International Crisis Group asks LTTE to give up separatism

February 22nd, 2008 - 12:18 am ICT by admin  

By P.K. Balachandran
Colombo, Feb 21 (IANS) An international peace advocacy group has asked the Tamil Tiger rebels to eschew terrorism, formally abandon separatism, and announce an intention to negotiate a political settlement within a united Sri Lanka. The Brussels-based International Crisis Group (ICG) in its latest report on Sri Lanka, called upon the Liberation Tigers of Tamil Eelam (LTTE) to “cease all attacks on civilians, suicide bombings, forced recruitment, and repression of media freedom and political dissent, and respect fully, international human rights and humanitarian law.”

It went on to urge the LTTE to “abandon publicly, the demand for an independent Tamil state (Eelam), and announce willingness to negotiate within the framework of a united Sri Lanka.”

The ICG asked the Sri Lankan government to conduct its military operations in strict accordance with international law, guarantee full and prompt access for UN agencies and humanitarian organizations with adequate supplies, to LTTE-controlled areas.

It urged the government to defend UN agencies and international humanitarian organizations against “unfounded” allegations by hard line politicians and accept the call for setting up a country office of the UN Commissioner for Human Rights (UNHCHR).

Turning to the political side of the Sri Lankan crisis, the ICG appealed to President Mahinda Rajapaksa to fulfil his promise to fully implement the 13th amendment of the Sri Lankan constitution, so that the people of the north and east could enjoy the envisaged degree of autonomy.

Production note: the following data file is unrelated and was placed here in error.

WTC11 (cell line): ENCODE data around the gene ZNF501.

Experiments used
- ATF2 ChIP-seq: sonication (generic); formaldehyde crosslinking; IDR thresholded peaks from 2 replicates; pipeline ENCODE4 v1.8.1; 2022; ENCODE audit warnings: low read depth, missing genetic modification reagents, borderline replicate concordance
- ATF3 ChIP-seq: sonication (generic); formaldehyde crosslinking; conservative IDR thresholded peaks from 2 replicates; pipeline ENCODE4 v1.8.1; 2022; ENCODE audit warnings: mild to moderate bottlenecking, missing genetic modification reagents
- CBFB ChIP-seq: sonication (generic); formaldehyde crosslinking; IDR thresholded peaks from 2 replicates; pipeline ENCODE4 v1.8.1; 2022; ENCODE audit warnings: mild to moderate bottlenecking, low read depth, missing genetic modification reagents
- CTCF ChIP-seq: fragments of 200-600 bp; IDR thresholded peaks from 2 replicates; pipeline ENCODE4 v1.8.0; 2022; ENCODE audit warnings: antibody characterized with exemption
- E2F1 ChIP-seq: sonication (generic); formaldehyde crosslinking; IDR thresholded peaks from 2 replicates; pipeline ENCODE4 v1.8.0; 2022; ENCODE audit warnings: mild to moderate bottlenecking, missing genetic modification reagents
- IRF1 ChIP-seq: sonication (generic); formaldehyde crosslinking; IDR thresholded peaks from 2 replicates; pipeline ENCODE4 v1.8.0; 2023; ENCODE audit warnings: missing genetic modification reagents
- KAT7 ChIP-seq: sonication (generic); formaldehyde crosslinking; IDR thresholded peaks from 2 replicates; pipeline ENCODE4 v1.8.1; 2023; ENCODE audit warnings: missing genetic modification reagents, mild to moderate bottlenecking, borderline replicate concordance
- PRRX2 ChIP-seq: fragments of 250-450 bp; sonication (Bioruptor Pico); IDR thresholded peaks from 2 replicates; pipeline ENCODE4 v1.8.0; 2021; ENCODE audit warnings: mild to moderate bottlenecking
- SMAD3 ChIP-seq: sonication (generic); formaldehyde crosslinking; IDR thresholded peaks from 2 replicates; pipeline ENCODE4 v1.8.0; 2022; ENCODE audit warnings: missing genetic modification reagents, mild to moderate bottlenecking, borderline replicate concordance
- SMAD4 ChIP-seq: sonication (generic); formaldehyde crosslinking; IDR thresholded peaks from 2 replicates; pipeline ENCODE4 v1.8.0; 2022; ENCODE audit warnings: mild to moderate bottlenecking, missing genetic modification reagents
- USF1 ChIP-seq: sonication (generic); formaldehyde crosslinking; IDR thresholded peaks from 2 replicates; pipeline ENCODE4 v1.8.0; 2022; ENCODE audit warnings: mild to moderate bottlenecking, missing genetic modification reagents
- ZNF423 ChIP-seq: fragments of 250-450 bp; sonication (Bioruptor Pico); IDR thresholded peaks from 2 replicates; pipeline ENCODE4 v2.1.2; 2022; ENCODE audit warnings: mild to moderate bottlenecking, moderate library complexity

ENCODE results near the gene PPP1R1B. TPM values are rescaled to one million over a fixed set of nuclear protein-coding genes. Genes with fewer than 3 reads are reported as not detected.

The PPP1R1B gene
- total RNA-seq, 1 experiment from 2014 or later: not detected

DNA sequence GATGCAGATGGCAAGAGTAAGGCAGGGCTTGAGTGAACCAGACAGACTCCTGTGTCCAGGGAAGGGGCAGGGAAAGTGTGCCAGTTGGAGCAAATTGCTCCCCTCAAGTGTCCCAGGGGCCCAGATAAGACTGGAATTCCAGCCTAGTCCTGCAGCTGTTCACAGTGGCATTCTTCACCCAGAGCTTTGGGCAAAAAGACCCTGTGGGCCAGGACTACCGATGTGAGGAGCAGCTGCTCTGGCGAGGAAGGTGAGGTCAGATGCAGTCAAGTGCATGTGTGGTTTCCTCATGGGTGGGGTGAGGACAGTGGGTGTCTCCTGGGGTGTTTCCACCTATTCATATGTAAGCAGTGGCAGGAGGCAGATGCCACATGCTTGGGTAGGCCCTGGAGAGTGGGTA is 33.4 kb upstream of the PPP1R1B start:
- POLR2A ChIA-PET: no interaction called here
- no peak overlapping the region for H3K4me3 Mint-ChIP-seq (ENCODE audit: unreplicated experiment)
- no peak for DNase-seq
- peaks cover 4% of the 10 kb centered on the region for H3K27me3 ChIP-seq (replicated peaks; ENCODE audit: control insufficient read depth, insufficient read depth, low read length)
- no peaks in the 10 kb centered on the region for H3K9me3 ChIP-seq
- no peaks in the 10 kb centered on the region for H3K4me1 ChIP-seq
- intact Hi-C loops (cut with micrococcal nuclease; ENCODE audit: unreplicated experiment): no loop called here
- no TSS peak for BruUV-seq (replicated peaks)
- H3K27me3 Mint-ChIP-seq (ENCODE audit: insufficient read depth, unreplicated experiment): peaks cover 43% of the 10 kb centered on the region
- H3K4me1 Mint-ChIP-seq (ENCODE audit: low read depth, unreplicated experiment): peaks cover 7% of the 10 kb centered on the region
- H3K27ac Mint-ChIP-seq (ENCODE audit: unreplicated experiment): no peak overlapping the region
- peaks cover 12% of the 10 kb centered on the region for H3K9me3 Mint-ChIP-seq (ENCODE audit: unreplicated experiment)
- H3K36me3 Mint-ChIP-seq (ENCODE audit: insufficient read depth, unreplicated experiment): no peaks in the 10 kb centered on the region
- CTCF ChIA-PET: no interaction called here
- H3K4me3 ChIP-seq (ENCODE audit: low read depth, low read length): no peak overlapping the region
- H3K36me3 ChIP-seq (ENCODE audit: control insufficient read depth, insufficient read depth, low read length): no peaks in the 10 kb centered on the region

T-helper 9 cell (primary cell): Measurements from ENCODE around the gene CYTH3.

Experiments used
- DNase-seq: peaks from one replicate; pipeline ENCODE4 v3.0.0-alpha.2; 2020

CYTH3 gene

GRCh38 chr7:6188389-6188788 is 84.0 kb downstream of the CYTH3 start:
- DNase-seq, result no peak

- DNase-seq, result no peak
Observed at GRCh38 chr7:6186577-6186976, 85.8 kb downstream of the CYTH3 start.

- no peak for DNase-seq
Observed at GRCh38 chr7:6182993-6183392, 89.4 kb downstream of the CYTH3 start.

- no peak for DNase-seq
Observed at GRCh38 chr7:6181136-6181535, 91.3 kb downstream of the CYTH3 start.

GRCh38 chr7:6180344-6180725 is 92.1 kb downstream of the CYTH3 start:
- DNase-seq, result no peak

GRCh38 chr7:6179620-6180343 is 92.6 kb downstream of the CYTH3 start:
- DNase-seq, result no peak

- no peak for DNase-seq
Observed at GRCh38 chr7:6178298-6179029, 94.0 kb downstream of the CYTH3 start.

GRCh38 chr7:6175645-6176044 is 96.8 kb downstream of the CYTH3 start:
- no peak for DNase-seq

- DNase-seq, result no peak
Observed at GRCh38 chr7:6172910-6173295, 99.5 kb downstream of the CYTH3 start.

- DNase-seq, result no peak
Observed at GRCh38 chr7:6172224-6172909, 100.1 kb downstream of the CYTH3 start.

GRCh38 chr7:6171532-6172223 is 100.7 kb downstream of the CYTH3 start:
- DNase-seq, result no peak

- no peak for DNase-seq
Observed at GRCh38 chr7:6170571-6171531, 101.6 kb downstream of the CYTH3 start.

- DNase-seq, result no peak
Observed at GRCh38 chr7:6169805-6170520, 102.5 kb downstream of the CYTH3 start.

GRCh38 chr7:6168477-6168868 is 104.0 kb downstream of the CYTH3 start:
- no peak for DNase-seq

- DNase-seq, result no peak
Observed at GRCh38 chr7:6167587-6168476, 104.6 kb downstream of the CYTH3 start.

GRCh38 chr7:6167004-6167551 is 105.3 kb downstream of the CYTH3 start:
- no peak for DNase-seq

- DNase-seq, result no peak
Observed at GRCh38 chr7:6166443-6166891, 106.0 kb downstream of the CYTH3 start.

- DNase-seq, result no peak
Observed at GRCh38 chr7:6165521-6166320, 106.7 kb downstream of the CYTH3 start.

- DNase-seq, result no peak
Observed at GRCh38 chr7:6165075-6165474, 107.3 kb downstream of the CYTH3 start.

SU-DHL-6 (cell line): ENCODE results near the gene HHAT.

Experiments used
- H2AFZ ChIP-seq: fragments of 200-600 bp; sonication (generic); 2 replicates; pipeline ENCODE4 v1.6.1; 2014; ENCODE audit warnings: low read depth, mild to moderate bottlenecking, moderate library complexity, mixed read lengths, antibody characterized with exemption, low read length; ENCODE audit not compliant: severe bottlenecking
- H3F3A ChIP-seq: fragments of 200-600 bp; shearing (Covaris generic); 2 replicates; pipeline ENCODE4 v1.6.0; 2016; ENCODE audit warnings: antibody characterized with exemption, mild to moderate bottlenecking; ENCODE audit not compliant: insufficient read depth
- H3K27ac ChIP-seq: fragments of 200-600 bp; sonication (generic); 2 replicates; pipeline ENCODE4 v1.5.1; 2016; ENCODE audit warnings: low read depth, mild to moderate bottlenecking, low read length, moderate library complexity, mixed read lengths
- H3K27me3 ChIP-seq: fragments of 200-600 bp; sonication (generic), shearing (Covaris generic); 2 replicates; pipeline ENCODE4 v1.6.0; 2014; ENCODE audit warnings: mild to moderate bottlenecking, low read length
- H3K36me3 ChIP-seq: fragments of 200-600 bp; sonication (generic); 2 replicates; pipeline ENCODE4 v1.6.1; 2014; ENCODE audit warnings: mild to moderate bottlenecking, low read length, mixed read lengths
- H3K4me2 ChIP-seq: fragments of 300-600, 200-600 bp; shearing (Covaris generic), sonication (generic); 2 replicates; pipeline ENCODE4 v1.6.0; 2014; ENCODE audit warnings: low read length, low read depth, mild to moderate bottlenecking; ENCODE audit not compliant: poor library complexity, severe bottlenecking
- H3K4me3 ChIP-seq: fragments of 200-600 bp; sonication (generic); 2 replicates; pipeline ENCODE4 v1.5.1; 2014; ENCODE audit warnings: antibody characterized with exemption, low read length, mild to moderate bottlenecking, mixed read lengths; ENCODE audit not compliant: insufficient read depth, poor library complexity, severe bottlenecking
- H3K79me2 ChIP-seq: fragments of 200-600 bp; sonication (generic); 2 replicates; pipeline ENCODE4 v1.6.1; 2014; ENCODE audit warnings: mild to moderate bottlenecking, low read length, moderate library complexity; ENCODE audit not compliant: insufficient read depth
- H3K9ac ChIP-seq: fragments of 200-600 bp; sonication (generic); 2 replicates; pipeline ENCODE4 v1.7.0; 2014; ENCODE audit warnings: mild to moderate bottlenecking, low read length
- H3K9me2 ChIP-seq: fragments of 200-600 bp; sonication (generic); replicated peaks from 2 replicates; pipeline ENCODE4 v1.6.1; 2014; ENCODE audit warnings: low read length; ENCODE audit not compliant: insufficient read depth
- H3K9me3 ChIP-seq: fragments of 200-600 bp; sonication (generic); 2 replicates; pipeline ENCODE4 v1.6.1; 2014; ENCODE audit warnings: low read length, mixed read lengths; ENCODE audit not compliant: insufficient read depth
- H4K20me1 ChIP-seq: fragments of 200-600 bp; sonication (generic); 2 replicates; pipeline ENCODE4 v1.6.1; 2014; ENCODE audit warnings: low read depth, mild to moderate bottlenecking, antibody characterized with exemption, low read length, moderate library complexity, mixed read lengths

It asked the All Party Representative Committee (APRC) to submit its proposals for devolution of powers (beyond what is envisaged in the 13th amendment) by the Sinhalese and Tamil New Year’ day this year, that is by mid-April.

On the role of the international community including India, the US and the donors, the ICG said it should accept the fact that the peace process initiated in February 2002 had run its course, and that a new bid for peace was needed.

The restart of hostilities in 2006 and the subsequent unilateral abandonment of the ceasefire agreement by the Sri Lankan government, had nullified the 2002 peace process.

The report recognized that peace broker Norway had ceased to enjoy the confidence of the Sri Lankan government and the polity of south Sri Lanka, for its alleged tilt towards the LTTE.

Sri Lanka’s donors (US, EU, Norway and Japan who were the co-chairs of the 2003 Tokyo donors conference) should realize that they could no longer play the role of peacemakers, the ICG said.

“There needs to be deepened cooperation between India, the EU, and the US with the goal of eventually developing a more politically powerful contact group,” it suggested.

The international community should, however, convince the Sri Lankan government to accept a fully staffed UNHCHR office, able to monitor and report on rights violations throughout the country.

The international community should also support efforts to bring about a power sharing system that would address the legitimate grievances of the minorities; monitor the implementation of the power sharing system envisaged in the 13th amendment; and urge the APRC to submit its proposals by mid April.

The ICG urged Britain to prosecute Col. Karuna, former leader of the militant group Tamil Makkal Viduthalai Puligal (TMVP), for alleged war crimes. Karuna, who had broken away from the LTTE in 2004 and set up the pro-government TMVP, is currently serving a jail term in Britain for violation of passport and visa rules.

To the United Nations, the ICG said that it should recommend targeted sanctions against the LTTE and TMVP for continued recruitment of children and their use in military combat.

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